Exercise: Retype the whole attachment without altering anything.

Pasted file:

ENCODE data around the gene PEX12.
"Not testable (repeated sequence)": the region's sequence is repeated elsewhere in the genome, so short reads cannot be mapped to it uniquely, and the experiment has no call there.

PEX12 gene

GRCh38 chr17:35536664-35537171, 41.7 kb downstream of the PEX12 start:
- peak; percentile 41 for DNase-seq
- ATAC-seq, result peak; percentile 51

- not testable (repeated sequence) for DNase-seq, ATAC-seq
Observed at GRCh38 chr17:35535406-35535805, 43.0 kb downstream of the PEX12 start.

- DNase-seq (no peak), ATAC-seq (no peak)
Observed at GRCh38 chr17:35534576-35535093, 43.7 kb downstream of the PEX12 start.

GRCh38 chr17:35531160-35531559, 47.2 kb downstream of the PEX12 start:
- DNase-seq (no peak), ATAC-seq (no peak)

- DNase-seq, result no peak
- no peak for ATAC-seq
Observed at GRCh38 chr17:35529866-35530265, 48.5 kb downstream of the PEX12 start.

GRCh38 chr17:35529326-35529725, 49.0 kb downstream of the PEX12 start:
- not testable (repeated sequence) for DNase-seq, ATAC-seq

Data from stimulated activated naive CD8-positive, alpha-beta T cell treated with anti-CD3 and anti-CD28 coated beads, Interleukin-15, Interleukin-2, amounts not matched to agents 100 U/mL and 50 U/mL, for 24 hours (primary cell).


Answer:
ENCODE data around the gene PEX12.
"Not testable (repeated sequence)": the region's sequence is repeated elsewhere in the genome, so short reads cannot be mapped to it uniquely, and the experiment has no call there.

PEX12 gene

GRCh38 chr17:35536664-35537171, 41.7 kb downstream of the PEX12 start:
- peak; percentile 41 for DNase-seq
- ATAC-seq, result peak; percentile 51

- not testable (repeated sequence) for DNase-seq, ATAC-seq
Observed at GRCh38 chr17:35535406-35535805, 43.0 kb downstream of the PEX12 start.

- DNase-seq (no peak), ATAC-seq (no peak)
Observed at GRCh38 chr17:35534576-35535093, 43.7 kb downstream of the PEX12 start.

GRCh38 chr17:35531160-35531559, 47.2 kb downstream of the PEX12 start:
- DNase-seq (no peak), ATAC-seq (no peak)

- DNase-seq, result no peak
- no peak for ATAC-seq
Observed at GRCh38 chr17:35529866-35530265, 48.5 kb downstream of the PEX12 start.

GRCh38 chr17:35529326-35529725, 49.0 kb downstream of the PEX12 start:
- not testable (repeated sequence) for DNase-seq, ATAC-seq

Data from stimulated activated naive CD8-positive, alpha-beta T cell treated with anti-CD3 and anti-CD28 coated beads, Interleukin-15, Interleukin-2, amounts not matched to agents 100 U/mL and 50 U/mL, for 24 hours (primary cell).